0002 uint8 Section number within Event (see Section Details Structure)
0003 ?? (1 byte - always seems to be zero. Perhaps preceding field is really uint16.)
0004 uint8 Number of Board Results Tables
0005 ?? (31 bytes)
0024 struct 1st Board Results Index Entry (8 bytes)
Additional Board Results Index entries
Board Results Index Entry
Offset Type Description
0000 uint8 Board number
0001 ?? (1 byte)
0002 uint8 Number of Board Results Entries in corresponding Board Result Table
0003 ?? (1 byte)
0004 pointer Pointer to Board Results Table

Movement Table

The Movement Table indicates which pairs are seated at each direction at each round at each table. Use the information about which pairs are seated at each table at round one to determine the pair number for each Pair Structure based on the table number given at offset 0x0002 of the Pair Structure.

Movement Table
Offset Type Description
0000 uint16 Length of rest of structure (7 + 75 × number of Movement Table Entries)
0002 uint8 Probably Section number within Event (see Section Details Structure)
0003 ?? (1 byte - always seems to be zero. Perhaps the preceding field is really uint16).
0004 uint8 Number of tables in the movement
0005 uint8 Number of rounds in the movement
0006 ?? (1 byte)
0007 array Array of 25 Movement Structures for Table 1 (75 bytes)
0052 array Array of 25 Movement Structures for Table 2 (75 bytes)
Additional arrays of Movement Structures (one per table)
Movement Structure
Offset Type Description
0000 uint8 N-S pair number
0001 uint8 E-W pair number
0002 uint8 Lowest board number played by the N-S and E-W pairs on this round at this table

The Movement table allocates 75 bytes per table for movement information, enough for 75 / 3 = 25 rounds. This is enough rounds for one board per round. In practice it is much more common to have two or three boards per round. Unused Movement Structure array elements contain zeros in all fields.

Team Structure

Team Structure
Offset Type Description
0000 uint16 Length of rest of structure (seems to always be 0x0372 = 882 bytes)
0002 uint16 Team number
0004 ?? (4 bytes)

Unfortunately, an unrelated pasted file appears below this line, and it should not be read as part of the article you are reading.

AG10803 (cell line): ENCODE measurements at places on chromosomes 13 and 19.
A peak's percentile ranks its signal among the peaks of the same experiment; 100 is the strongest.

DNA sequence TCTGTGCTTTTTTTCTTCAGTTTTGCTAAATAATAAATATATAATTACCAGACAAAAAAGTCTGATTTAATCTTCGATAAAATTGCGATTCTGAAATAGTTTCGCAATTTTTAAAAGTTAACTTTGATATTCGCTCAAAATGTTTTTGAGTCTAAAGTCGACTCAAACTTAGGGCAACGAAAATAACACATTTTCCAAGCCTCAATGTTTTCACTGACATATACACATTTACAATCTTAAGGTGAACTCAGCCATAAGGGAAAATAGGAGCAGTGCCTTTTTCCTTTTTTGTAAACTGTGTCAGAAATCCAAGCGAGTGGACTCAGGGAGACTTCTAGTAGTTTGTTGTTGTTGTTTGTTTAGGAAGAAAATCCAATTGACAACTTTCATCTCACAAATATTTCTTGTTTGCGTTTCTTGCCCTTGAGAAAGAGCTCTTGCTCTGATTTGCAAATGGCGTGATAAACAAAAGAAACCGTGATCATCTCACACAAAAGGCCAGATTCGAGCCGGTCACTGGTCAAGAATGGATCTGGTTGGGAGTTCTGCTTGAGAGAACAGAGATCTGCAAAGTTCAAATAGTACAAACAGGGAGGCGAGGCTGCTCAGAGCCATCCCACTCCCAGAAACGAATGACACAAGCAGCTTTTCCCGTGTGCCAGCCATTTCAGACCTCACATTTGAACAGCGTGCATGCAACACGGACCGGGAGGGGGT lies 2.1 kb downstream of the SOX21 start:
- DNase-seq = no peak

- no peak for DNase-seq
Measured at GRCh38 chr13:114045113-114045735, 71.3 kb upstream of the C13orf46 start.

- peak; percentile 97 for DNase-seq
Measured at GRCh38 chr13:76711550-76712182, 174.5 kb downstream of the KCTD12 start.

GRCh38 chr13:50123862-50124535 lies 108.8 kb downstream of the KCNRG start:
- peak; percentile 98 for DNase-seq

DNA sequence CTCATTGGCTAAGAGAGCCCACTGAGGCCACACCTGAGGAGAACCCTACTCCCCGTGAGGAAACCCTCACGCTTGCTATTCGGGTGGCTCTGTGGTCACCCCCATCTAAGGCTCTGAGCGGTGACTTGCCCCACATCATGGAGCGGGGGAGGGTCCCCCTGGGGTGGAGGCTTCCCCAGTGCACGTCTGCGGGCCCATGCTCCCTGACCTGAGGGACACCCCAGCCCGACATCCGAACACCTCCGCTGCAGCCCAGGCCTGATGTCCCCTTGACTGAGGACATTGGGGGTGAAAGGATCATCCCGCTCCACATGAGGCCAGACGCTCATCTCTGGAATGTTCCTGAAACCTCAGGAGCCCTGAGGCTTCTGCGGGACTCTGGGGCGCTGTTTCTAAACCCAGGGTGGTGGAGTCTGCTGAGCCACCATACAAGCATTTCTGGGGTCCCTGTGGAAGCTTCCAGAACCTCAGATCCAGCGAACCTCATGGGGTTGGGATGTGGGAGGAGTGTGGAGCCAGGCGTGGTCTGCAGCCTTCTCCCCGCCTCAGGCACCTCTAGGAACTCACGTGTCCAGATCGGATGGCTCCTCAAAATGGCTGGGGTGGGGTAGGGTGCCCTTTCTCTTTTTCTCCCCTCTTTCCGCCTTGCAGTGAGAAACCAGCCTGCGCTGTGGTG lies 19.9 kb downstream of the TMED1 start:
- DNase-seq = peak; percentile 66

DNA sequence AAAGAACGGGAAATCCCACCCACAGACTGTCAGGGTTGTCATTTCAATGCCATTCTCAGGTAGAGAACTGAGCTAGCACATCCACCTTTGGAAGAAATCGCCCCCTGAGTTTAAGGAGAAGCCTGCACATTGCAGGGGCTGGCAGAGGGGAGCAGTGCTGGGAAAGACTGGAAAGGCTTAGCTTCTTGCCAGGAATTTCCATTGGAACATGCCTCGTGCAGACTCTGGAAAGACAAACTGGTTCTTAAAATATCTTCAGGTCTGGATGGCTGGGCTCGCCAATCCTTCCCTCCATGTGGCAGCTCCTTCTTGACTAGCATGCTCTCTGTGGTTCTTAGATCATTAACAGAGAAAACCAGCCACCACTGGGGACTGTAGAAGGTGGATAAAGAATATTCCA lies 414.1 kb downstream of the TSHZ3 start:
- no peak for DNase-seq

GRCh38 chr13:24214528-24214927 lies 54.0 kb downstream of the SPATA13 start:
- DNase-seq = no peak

0008 intfloat(2) Number of wins. A tie is 0.5 wins (long ago ACBL used to have winning and losing ties at 0.75 and 0.25 wins each).
000a ?? (2 bytes)
000c intfloat(2) Score (Victory Points)
000e ?? (62 bytes)
004c intfloat(2) Masterpoints awarded to each member of the team (except when award is different for different team members).
004e ?? (19 bytes)
0062 uint16 Overall rank in A strat
0064 uint16 Zero unless there is a tie, e.g. if there is a tie for fifth thought seventh places, the preceding value will be 5 and this value will be 7.
0066 ?? (16 bytes)
0076 uint16 Overall rank in B strat
0078 uint16 Zero unless there is a tie for Overall rank in B strat
007a ?? (16 bytes)
008a uint16 Overall rank in C strat
008c uint16 Zero unless there is a tie for Overall rank in C strat
008e ?? (16 bytes)
009e ?? (6 bytes)
00a4 struct Player Structure for team player 1 (120 bytes)
011c struct Player Structure for team player 2 (120 bytes)
0194 struct Player Structure for team player 3 (120 bytes)
020c struct Player Structure for team player 4 (120 bytes)
0284 struct Player Structure for team player 5 (120 bytes)
02fc struct Player Structure for team player 6 (120 bytes)

A team may have up to six members. Team members receive masterpoints if they play at least half the time.

Team Index Table

The Team Index Table gives the starting addresses of each Team Structure. Team Structures are usually laid out consecutively without gaps but this should not be assumed. Use the Team Index Table to find each entry.

Team Index Table
Offset Type Description
0000 uint16 Length of rest of table (18 + 8 × number of Team Index Entries)
0002 uint8 Probably Section number within Event (see Section Details Structure)
0003 ?? (1 byte - always seems to be zero. Perhaps the preceding field is really uint16).
0004 ?? (2 bytes)
0006 uint8 Number of Team Index Entries
0007 ?? (1 byte - always seems to be zero. Perhaps the preceding field is really uint16).
0008 ?? (10 bytes)
0012 struct 1st Team Index Entry (8 bytes)
struct Additional Team Index Entries
Team Index Entry
Offset Type Description
0000 uint8 Team number
0001 ?? (1 byte - always seems to be zero. Perhaps the preceding field is really uint16.)
0002 ?? (2 bytes - always seems to be 0x04 0x00)
0004 pointer Pointer to Team Structure